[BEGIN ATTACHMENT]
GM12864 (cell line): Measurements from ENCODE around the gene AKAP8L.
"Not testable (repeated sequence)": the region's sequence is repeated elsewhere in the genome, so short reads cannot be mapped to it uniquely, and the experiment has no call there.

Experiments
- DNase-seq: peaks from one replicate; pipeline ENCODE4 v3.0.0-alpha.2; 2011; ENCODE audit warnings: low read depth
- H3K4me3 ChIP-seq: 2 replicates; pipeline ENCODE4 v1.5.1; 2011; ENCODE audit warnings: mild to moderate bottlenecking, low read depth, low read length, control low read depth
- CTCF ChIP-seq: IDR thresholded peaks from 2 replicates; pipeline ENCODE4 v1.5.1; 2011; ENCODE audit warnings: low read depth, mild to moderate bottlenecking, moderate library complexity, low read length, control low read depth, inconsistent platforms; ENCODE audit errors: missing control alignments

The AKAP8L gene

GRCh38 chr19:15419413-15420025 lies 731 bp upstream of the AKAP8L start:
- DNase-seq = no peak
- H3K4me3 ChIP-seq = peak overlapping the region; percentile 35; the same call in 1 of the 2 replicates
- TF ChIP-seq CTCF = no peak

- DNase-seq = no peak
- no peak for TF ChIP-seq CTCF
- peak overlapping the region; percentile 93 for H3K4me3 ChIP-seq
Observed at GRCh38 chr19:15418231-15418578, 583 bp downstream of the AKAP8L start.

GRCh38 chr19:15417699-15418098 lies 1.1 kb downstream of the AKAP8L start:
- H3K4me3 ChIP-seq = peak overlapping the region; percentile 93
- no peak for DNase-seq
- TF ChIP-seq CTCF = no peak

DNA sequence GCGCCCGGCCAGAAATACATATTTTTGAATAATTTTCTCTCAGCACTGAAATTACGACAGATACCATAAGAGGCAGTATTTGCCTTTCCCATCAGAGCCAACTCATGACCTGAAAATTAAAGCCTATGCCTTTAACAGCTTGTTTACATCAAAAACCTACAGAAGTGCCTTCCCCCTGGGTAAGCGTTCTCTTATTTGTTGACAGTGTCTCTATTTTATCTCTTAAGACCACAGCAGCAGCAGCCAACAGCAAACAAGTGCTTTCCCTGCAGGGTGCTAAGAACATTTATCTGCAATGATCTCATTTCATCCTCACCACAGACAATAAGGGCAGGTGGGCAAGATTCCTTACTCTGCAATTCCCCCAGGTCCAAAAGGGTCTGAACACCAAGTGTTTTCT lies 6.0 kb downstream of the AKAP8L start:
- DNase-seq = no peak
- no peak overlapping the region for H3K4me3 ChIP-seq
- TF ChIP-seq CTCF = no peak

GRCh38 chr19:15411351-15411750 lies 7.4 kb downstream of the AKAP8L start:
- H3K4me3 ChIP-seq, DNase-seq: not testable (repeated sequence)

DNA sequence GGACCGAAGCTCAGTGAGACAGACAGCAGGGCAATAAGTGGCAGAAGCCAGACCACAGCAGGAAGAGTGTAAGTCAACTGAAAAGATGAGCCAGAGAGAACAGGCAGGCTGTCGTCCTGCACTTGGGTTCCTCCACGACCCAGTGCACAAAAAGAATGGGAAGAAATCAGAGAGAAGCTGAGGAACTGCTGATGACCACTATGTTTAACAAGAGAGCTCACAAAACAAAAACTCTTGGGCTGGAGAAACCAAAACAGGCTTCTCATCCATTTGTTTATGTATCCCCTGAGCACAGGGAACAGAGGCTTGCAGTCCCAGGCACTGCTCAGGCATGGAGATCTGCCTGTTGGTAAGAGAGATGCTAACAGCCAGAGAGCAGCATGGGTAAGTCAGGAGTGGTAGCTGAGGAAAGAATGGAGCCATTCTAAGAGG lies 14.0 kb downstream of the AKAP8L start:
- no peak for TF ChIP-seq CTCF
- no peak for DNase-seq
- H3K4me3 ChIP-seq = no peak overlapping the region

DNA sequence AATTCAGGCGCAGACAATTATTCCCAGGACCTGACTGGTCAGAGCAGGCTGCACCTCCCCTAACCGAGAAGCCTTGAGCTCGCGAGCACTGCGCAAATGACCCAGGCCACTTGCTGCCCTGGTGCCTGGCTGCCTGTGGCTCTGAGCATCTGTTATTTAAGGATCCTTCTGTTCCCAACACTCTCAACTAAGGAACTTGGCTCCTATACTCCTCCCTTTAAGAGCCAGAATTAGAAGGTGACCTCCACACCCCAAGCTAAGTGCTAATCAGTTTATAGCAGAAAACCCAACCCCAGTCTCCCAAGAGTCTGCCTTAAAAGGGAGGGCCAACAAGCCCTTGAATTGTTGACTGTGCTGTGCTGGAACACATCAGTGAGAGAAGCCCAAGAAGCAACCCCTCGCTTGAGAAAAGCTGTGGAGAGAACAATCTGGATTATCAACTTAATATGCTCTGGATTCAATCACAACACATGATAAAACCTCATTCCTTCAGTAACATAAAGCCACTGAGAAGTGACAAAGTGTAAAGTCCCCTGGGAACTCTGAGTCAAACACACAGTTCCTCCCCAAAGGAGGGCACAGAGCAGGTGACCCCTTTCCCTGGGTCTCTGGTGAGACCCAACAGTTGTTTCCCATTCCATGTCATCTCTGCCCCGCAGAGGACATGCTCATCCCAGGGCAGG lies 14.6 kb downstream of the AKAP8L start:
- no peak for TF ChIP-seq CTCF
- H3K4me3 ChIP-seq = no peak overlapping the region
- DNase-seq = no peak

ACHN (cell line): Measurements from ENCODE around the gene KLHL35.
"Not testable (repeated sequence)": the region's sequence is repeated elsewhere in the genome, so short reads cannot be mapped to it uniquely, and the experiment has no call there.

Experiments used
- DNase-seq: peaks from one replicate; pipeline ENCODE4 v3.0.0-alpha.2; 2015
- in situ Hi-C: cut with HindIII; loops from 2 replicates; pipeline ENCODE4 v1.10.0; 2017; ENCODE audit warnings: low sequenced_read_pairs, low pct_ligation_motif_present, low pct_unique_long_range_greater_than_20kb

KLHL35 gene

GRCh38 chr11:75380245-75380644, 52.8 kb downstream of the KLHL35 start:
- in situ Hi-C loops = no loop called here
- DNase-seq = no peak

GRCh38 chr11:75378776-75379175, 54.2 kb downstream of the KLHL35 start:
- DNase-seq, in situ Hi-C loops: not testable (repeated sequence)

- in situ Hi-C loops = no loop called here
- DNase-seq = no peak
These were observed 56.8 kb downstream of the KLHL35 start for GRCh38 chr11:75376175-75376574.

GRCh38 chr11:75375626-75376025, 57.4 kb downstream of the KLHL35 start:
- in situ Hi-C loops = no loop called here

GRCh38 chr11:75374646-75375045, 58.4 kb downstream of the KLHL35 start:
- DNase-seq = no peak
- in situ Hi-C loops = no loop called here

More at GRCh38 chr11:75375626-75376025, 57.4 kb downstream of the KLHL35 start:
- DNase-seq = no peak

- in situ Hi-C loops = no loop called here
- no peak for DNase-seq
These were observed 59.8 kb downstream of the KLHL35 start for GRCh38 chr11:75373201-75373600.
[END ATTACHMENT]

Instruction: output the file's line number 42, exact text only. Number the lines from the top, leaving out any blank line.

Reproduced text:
- DNase-seq = no peak